🖤 Donations of all sizes power our public service journalism Give Now
What it means for nations to have “AI sovereignty”
Mar 21, 2024

What it means for nations to have “AI sovereignty”

Venture capitalist Vinod Khosla says tailoring large language models to countries' artificial intelligence systems may strengthen their national security and cultural independence.

Imagine that you could walk into one of the world’s great libraries and leave with whatever you wanted — any book, map, photo or historical document — forever. No questions asked.

There is an argument that something like that is happening to the digital data of nations. In a lot of places, anyone can come along and scrape the internet for the valuable data that’s the backbone of artificial intelligence. But what if raw data generated in a particular country could be used to benefit not outside interests, but that country and its people?

Some nations have started building their own AI infrastructure to that end, aiming to secure “AI sovereignty.” And according to venture capitalist Vinod Khosla, the potential implications, and opportunities, are huge.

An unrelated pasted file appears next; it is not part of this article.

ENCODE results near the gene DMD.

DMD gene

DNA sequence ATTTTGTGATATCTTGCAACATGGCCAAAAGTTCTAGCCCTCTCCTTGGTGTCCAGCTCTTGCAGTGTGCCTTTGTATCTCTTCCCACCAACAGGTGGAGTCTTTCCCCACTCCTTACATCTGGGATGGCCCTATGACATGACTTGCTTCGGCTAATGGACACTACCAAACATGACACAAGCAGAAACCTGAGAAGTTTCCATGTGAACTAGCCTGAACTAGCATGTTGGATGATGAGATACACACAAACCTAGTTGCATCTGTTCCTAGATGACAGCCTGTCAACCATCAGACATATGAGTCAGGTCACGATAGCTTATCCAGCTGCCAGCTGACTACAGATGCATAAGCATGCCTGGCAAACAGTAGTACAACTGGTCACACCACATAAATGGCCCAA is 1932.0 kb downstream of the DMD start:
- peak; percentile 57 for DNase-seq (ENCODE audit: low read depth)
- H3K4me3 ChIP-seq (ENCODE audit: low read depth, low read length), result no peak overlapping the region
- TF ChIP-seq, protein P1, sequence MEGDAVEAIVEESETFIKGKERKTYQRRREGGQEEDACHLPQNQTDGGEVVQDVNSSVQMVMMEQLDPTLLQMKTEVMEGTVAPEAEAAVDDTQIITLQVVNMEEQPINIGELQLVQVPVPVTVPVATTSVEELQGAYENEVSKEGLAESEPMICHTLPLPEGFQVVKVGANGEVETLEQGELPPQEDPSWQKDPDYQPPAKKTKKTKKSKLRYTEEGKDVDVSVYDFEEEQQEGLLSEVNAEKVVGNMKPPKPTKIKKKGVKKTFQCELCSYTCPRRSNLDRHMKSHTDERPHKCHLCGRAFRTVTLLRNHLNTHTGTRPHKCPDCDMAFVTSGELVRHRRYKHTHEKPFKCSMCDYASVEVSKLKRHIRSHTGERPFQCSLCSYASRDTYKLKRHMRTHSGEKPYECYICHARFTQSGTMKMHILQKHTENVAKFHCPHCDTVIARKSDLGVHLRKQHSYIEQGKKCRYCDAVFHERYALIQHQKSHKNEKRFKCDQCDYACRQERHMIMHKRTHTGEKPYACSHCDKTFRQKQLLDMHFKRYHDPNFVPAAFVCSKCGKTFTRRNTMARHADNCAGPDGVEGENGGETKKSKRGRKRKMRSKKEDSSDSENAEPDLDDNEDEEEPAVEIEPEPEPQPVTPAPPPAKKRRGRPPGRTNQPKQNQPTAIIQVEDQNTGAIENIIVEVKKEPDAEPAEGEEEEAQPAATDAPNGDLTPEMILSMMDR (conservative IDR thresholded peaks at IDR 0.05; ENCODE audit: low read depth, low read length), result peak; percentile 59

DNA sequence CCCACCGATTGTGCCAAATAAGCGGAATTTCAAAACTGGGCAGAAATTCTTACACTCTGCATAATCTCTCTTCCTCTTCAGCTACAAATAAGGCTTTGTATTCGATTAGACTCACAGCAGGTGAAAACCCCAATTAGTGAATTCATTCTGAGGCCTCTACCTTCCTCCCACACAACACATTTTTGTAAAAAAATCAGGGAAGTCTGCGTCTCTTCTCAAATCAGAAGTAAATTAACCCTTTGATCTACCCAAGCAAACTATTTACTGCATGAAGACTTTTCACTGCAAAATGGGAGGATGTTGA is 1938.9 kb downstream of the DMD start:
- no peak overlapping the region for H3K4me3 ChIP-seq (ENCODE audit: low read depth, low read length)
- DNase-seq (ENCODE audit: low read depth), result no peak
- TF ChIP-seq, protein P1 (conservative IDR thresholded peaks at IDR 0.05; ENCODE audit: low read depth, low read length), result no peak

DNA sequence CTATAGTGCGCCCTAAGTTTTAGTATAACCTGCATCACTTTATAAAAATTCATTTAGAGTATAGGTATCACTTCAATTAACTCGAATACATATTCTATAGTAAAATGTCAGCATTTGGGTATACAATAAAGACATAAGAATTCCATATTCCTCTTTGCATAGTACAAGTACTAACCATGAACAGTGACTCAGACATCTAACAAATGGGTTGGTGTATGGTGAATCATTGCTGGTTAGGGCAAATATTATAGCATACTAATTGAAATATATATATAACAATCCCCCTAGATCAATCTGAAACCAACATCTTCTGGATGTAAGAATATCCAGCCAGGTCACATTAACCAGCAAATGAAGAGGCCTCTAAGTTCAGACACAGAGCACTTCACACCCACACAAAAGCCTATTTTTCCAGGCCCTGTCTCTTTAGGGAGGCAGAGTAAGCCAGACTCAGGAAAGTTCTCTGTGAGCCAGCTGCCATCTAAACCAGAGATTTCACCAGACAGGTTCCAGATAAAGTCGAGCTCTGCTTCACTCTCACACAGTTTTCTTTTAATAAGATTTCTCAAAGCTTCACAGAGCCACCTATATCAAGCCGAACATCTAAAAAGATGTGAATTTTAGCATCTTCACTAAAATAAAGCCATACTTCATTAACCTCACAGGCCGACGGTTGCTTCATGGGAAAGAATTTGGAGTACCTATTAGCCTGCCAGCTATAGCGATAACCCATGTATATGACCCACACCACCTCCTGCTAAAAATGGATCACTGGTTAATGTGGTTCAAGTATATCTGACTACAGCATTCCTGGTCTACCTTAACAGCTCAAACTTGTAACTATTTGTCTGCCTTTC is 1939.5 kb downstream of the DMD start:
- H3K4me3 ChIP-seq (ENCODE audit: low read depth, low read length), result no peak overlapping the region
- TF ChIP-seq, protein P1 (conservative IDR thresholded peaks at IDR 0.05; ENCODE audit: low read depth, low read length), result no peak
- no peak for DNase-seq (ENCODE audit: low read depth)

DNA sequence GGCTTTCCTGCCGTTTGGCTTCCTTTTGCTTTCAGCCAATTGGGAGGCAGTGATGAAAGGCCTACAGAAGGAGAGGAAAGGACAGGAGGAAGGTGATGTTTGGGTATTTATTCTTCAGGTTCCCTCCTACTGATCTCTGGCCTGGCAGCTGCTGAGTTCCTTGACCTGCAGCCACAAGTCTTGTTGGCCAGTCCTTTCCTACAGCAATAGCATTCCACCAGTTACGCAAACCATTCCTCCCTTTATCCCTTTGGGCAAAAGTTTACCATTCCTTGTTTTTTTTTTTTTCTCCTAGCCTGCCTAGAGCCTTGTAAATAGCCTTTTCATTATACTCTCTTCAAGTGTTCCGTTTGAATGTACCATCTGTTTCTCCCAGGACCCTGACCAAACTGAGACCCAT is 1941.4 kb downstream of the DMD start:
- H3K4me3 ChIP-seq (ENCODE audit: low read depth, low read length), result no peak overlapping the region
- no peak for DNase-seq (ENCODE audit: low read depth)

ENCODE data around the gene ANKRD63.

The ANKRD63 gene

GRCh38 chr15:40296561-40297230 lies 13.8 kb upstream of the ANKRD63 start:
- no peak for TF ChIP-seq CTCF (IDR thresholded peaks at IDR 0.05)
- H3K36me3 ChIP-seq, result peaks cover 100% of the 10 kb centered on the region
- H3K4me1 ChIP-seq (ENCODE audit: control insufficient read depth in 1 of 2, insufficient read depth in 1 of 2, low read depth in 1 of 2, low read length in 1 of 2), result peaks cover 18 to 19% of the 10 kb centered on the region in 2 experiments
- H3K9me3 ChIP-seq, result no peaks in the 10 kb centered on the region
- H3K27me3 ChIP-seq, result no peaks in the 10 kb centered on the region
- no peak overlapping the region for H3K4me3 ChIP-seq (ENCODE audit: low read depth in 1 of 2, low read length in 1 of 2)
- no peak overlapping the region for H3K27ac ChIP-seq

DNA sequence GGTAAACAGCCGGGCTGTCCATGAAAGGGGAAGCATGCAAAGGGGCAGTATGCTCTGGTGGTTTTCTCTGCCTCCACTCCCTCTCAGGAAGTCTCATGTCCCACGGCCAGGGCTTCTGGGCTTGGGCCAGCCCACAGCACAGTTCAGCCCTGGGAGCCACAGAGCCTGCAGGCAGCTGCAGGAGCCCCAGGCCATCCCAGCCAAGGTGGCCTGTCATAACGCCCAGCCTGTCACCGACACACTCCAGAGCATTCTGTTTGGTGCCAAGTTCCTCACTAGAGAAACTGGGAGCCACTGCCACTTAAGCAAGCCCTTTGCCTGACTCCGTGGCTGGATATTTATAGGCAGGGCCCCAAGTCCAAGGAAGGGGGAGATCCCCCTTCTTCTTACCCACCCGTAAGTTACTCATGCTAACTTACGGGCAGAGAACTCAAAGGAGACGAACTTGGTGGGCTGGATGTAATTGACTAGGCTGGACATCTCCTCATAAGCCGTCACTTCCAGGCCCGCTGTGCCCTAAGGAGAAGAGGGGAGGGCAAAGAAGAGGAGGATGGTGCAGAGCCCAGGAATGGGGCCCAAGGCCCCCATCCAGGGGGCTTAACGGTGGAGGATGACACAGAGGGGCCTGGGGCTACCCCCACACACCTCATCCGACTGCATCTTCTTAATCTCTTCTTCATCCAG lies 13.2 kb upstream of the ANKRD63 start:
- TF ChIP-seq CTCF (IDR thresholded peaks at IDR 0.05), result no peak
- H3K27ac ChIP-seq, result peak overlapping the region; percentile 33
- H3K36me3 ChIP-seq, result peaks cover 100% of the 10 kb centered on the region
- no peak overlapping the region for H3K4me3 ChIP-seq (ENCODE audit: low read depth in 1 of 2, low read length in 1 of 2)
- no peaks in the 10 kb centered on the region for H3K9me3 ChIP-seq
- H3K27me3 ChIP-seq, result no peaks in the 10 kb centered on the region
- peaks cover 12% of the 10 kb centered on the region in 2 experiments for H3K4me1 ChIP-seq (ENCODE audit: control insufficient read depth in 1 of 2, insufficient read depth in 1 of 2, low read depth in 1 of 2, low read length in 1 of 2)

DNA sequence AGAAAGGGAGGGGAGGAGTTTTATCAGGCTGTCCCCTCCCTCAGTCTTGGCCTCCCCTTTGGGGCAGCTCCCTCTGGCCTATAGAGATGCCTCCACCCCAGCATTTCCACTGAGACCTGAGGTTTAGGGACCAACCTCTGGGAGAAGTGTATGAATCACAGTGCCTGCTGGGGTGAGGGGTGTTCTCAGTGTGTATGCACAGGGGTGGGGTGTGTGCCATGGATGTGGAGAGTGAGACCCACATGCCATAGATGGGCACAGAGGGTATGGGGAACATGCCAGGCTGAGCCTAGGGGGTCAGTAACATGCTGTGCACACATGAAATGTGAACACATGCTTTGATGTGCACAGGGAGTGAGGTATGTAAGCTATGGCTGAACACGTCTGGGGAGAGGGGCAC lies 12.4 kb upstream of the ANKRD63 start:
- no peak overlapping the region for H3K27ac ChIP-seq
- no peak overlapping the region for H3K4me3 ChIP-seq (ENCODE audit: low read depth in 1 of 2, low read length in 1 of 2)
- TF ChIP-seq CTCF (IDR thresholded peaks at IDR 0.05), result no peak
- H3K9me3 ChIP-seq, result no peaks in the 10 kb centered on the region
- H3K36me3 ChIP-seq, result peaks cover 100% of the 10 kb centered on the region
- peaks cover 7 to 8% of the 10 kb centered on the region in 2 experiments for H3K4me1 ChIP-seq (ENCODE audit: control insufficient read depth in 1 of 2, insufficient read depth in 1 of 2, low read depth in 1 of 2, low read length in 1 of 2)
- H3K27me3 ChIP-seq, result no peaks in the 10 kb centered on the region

The following is an edited transcript of Khosla’s conversation with Marketplace’s Lily Jamali.

Vinod Khosla: These language models are trained in English, but there’s 13 Indian scripts, and within that there’s probably a couple of hundred languages or language variants. So the cultural context for these languages is different. We do think it deserves an effort to have cultural context and nuances, like in India: You don’t speak Hindi and you don’t speak English, you mix the two, what’s sometimes called Hinglish. So those kinds of things have to be taken into account. Then you go to the other level. Will India rely on something that the technology could be banned, like a U.S. model?

Lily Jamali: So you were just talking about the cultural context. There is a huge political overlay —

Khosla: Political and national security. So imagine India is buying oil [from] Iran, which it does. If there’s an embargo on Iranian trade, is that possible that they can’t get oil or they can’t get AI models? So every country will need some level of national security independence in AI. And I think that’s a healthy thing. Maybe it’ll make the world more diversified and a little bit safer.